Admission News

How FAFSA Works for Divorced Parents

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If parents of children applying for financial aid for college are divorced, the FAFSA form is filled out by only one parent. Which parent fills out the report is based on two factors:

  • which parent has given the most support or
  • which patent has had the child living with him/her the most during the last 12 months before the FAFSA is filled out.

All assets of the applying parents must be reported including the income and assets of a step-parent if there has been a remarriage. This is true even if the divorced parent has either a prenuptial or divorce decree that stipulates the other parent is responsible for college payments. Assets also include all child support payments, including support paid to siblings of the college student. Such support is reported as untaxed income.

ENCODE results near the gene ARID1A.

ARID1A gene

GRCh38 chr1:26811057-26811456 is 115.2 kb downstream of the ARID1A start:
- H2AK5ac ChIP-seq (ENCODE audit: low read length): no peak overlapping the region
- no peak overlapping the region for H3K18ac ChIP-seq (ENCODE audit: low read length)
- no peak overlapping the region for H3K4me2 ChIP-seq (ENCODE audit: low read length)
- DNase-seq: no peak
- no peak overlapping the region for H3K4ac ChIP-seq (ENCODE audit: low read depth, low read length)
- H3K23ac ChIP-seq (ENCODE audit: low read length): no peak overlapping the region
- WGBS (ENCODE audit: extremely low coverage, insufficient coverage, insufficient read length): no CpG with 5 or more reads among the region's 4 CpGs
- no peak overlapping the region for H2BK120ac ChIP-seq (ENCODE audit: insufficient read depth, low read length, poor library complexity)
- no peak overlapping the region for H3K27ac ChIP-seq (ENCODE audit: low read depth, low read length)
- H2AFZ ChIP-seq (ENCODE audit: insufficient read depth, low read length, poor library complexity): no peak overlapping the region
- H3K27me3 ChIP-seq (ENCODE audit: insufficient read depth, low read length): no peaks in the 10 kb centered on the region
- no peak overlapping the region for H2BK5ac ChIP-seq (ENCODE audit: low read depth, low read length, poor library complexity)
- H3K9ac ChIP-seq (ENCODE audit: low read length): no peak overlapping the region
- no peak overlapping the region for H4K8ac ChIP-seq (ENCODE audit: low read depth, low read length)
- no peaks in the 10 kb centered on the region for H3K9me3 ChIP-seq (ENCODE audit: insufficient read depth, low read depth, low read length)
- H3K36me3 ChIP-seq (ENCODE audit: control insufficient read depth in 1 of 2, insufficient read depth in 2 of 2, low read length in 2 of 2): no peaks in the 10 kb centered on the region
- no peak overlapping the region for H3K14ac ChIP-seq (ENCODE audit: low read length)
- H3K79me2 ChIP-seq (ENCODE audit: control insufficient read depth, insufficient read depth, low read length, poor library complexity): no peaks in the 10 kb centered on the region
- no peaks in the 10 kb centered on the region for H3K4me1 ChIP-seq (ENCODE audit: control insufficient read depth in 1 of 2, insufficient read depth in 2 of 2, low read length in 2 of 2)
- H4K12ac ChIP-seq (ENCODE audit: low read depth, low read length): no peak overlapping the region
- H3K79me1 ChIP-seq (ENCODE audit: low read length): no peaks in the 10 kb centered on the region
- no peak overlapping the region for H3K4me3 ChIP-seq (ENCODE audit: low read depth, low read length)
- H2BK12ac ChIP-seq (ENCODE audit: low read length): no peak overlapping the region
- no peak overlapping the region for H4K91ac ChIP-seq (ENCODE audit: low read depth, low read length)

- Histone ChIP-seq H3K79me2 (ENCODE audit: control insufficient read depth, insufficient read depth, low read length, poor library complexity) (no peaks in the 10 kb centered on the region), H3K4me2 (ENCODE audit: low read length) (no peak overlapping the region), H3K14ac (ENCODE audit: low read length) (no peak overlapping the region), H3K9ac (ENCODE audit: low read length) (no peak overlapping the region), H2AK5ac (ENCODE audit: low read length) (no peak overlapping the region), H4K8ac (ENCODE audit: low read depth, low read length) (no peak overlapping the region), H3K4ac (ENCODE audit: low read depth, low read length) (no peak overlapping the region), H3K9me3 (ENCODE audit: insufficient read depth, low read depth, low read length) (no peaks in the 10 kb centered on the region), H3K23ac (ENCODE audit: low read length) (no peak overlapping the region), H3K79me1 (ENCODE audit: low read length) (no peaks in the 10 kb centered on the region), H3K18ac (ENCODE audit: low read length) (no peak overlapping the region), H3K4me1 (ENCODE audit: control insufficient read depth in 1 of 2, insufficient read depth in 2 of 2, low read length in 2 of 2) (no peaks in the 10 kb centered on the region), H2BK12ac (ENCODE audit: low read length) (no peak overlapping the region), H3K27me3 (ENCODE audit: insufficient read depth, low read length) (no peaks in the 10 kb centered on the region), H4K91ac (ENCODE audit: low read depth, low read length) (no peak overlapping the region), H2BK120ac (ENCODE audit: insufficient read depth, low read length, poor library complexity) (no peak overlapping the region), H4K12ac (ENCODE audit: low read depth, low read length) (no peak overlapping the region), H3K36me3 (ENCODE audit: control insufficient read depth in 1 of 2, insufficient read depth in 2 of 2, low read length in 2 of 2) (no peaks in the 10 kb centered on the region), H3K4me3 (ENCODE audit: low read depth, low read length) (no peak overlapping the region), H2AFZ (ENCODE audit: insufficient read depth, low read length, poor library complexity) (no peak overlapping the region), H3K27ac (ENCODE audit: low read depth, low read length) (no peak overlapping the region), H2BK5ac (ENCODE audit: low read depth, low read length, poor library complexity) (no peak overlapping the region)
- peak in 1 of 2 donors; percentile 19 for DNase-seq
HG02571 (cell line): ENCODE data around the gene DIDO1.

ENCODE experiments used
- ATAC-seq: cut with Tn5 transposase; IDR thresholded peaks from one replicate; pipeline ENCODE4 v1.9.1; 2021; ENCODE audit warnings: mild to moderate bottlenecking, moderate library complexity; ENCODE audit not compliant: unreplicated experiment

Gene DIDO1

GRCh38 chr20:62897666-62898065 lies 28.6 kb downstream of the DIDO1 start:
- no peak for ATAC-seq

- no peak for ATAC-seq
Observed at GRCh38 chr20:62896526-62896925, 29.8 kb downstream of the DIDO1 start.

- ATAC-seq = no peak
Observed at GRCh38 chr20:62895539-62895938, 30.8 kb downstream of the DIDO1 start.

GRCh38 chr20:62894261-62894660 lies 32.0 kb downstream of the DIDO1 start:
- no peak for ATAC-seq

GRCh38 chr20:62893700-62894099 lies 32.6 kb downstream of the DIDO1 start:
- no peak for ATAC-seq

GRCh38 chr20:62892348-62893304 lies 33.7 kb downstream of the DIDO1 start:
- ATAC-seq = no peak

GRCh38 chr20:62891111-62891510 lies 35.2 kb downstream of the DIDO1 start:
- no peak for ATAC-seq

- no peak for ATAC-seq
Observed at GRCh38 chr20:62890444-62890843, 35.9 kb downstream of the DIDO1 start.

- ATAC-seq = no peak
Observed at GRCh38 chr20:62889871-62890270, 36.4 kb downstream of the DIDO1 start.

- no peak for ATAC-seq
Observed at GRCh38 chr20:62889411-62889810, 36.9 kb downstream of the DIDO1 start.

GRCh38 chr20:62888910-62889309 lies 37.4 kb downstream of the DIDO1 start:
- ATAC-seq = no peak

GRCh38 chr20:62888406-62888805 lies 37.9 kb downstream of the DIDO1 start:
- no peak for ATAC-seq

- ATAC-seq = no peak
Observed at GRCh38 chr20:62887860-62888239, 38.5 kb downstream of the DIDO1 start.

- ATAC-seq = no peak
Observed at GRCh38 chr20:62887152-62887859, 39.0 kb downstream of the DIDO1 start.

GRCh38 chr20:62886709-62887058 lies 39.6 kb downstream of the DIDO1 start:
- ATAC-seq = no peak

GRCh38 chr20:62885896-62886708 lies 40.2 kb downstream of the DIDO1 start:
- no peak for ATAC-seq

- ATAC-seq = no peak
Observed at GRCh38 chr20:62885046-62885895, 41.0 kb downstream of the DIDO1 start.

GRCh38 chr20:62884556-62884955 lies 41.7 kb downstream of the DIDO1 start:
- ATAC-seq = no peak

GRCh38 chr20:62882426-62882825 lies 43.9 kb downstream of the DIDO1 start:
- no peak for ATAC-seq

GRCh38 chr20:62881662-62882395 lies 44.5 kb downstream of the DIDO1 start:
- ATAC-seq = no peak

These rules may mean a parent with whom the child resides and who has remarried may have assets that lead to less financial aid, which can affect the parent who is paying, if that parent is not the one actually filling out the FAFSA application. However, this is federal law and can not be controverted. Knowing these rules up front might prompt different living and support arrangements before your child’s senior year.